The Painted Comber (Serranus scriba) is a marine (saltwater) fish in the Serranidae family of sea bass, groupers, and anthias.
The Painted Comber has a laterally compressed, elongated body with a pointed snout (nose). It is grey, purplish, or reddish with 5-7 dark-brown bars on its sides. Its head has narrow blue lines and red blotches. Its fins have red dots, and its pectoral fins are pale-yellow. It has a large mouth with sharp teeth.
It grows to about 36 centimetres (14 inches) long.
It is found in the Atlantic Ocean, the Mediterranean Sea, and the Black Sea. It prefers shallow ocean waters with caves and a rocky sea floor.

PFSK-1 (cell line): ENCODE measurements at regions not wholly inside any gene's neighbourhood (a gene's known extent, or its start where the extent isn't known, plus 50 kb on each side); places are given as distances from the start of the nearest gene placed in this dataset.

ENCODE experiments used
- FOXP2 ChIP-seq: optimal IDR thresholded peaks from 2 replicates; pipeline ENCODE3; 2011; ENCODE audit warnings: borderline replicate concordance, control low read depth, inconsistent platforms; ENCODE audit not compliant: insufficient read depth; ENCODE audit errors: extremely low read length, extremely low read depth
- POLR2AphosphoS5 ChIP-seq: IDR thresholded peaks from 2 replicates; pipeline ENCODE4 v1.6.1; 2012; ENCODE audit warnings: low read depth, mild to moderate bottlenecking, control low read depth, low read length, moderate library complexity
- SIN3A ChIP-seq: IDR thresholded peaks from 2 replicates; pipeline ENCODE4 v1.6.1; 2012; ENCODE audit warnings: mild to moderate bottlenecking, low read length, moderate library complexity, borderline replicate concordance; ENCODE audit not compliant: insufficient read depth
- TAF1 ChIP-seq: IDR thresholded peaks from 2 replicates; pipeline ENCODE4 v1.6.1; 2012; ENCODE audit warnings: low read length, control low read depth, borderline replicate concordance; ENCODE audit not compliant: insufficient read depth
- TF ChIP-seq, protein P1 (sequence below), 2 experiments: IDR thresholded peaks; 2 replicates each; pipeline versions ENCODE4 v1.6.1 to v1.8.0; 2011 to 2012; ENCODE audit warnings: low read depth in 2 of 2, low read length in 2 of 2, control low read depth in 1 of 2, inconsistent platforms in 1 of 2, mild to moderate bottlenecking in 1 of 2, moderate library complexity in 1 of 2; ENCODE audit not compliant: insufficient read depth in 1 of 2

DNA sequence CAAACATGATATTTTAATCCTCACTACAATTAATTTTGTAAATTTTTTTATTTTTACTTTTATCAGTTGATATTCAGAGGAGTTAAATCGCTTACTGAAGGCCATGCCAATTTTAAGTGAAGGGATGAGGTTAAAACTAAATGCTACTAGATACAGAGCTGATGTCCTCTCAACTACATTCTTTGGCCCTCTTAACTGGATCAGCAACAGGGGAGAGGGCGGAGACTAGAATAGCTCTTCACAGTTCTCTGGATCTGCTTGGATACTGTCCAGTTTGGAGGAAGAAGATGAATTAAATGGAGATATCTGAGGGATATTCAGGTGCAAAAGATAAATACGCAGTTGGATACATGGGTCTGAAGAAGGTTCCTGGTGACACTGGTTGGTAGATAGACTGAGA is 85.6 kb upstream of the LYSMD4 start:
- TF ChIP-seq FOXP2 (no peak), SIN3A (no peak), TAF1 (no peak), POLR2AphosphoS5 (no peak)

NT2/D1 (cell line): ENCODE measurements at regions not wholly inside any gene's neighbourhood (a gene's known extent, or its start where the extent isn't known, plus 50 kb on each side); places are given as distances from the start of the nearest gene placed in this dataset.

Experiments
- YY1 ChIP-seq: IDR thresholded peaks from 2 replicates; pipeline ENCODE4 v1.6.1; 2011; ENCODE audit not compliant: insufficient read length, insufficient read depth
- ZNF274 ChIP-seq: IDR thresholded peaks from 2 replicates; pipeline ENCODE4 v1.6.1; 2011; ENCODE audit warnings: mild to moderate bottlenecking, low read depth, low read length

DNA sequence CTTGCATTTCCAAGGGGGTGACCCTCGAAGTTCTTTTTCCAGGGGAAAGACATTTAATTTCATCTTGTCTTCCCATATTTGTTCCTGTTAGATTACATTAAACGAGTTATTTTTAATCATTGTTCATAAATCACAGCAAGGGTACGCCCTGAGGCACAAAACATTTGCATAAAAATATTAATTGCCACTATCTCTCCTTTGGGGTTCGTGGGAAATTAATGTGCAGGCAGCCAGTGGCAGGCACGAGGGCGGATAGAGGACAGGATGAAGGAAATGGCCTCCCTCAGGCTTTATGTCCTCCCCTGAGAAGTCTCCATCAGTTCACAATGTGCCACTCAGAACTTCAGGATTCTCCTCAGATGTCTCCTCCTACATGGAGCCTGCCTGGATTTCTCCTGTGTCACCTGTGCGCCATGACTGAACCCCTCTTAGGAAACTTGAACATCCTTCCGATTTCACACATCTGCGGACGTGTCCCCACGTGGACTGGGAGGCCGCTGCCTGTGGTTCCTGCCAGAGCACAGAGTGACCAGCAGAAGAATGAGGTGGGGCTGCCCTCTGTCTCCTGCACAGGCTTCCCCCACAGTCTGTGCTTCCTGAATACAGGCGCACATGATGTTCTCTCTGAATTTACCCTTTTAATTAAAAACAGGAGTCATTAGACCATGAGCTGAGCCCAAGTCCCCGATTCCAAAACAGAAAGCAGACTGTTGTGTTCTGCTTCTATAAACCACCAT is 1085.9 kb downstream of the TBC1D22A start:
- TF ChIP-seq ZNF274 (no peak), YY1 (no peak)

It is nocturnal, active at night. It forages for food at night. It is carnivorous, feeding on snails, crabs, fish, and worms. During the day, it shelters in caves.
The Painted Comber is mainly solitary or found in small groups.
It is a synchronous hermaphrodite with each individual having both male and female reproductive organs, and may be capable of self-fertilization. The female lays eggs under stones near the shore.
It has an average life expectancy of 16 years.
Location of photographs: Aquarium de Paris-Cinéaqua
Photographer: Martina Nicolls
Martina Nicolls: SIMILAR BUT DIFFERENT IN THE ANIMAL KINGDOM